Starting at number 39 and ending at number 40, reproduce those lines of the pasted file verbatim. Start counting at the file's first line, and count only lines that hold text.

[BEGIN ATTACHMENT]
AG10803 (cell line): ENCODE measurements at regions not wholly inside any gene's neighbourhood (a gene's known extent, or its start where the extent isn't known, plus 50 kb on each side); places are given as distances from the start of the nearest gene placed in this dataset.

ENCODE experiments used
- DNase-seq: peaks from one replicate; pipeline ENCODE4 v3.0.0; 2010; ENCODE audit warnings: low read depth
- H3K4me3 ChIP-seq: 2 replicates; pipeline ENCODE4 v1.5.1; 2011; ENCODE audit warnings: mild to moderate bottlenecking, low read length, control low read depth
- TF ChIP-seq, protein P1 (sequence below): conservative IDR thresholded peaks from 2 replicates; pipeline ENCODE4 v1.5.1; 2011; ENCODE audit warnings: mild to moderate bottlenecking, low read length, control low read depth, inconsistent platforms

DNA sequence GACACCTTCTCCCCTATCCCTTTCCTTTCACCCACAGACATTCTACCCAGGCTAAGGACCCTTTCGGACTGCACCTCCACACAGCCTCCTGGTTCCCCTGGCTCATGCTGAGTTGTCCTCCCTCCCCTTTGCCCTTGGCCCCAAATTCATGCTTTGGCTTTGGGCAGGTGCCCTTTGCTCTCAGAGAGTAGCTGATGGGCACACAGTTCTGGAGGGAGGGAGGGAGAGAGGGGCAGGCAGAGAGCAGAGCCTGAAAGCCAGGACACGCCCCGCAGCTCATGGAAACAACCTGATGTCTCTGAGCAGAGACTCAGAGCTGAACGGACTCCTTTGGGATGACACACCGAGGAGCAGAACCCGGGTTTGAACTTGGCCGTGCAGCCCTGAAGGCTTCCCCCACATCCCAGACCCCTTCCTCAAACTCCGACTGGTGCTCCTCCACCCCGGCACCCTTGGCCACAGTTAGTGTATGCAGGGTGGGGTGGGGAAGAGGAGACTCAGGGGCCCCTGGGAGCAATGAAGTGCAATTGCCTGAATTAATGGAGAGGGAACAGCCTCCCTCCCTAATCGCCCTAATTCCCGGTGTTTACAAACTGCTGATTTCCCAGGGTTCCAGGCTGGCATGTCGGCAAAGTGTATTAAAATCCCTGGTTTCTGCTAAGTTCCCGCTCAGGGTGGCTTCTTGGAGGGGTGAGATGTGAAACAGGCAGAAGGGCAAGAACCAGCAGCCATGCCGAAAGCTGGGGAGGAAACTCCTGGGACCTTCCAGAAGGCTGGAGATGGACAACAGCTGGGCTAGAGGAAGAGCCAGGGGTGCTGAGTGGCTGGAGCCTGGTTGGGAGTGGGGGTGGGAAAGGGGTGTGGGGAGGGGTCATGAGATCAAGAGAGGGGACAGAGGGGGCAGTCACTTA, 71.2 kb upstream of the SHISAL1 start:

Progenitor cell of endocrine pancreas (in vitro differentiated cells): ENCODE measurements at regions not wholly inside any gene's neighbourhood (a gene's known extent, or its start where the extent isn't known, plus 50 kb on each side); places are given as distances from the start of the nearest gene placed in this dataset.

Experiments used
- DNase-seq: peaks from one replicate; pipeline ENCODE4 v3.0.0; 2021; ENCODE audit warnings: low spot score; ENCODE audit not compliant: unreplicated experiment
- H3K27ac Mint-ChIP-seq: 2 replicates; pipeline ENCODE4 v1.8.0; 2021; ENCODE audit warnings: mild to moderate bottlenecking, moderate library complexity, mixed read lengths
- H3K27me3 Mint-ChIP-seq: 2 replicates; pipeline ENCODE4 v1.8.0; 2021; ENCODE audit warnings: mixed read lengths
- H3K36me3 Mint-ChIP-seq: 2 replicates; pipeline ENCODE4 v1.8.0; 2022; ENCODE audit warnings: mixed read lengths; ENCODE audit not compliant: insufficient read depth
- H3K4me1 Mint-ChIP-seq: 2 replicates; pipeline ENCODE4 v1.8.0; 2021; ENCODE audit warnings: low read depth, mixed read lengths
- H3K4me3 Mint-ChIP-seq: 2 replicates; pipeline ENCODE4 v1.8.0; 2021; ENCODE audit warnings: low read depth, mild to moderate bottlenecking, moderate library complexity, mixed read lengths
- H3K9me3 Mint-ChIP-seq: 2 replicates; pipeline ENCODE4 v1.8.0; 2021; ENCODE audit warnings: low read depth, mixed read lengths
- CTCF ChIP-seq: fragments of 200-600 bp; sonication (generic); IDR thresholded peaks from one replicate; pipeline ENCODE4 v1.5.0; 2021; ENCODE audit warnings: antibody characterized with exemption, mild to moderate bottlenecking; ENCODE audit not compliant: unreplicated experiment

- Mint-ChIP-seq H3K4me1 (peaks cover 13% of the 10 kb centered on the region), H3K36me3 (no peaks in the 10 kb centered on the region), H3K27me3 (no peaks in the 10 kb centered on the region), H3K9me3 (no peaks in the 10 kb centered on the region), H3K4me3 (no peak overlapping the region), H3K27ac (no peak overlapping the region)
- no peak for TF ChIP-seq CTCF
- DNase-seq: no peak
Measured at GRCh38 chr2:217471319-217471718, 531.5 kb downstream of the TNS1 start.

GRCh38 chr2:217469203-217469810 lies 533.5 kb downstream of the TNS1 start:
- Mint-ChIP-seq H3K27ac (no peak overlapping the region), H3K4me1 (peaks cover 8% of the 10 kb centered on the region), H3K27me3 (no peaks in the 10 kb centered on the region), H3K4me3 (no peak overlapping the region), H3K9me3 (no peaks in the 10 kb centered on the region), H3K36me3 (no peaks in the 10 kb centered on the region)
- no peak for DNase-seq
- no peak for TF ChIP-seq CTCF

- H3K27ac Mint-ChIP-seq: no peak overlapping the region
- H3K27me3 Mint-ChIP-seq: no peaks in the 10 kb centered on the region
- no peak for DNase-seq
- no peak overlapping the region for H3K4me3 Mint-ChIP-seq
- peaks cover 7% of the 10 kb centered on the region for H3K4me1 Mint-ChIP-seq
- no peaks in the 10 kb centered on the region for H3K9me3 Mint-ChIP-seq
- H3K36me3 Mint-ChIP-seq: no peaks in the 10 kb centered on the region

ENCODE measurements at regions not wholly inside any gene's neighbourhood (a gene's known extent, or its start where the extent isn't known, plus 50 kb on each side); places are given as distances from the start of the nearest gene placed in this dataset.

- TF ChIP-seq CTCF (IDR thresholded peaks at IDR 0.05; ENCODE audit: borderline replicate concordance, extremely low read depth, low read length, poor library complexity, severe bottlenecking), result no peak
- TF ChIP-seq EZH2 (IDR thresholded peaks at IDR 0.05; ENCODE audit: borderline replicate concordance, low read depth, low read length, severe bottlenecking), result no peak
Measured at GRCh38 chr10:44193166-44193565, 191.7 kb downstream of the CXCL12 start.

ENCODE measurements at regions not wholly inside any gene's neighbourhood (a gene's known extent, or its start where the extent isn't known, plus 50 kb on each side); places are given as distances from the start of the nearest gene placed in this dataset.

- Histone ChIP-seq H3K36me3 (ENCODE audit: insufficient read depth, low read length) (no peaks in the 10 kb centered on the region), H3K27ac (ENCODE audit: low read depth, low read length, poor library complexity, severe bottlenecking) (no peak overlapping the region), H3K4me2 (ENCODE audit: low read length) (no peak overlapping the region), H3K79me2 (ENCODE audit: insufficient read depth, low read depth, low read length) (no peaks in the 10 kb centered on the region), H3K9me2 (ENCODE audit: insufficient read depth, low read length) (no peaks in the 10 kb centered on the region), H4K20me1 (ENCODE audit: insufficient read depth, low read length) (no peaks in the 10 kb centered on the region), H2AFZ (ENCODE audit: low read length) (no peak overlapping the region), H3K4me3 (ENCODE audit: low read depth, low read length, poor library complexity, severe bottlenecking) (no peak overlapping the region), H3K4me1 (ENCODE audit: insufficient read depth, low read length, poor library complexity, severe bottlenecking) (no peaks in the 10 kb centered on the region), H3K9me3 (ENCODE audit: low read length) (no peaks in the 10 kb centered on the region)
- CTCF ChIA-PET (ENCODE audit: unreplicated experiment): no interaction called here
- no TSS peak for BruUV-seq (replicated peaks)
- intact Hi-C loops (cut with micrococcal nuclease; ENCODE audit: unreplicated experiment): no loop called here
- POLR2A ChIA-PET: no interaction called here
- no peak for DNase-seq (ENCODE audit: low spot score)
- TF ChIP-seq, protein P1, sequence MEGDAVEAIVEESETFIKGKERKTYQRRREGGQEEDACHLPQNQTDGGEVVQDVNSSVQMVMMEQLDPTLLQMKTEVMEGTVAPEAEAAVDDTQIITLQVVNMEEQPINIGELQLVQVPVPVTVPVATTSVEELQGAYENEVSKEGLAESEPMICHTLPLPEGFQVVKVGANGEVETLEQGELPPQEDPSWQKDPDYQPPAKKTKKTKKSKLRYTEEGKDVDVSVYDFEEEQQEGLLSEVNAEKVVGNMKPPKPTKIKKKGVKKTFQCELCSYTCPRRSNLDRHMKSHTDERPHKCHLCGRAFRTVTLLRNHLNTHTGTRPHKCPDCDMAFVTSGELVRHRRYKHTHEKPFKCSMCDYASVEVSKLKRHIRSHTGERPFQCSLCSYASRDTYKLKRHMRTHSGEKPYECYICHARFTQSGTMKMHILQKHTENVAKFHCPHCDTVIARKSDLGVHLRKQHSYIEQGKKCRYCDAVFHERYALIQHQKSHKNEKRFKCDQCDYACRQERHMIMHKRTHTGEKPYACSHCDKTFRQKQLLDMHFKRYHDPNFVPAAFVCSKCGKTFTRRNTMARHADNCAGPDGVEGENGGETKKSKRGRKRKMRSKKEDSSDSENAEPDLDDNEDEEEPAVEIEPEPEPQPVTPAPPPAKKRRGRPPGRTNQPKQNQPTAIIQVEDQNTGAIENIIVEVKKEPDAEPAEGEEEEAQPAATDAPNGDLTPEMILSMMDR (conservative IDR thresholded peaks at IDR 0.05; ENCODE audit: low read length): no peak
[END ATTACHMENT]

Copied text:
- no TSS peak for BruUV-seq (replicated peaks)
- intact Hi-C loops (cut with micrococcal nuclease; ENCODE audit: unreplicated experiment): no loop called here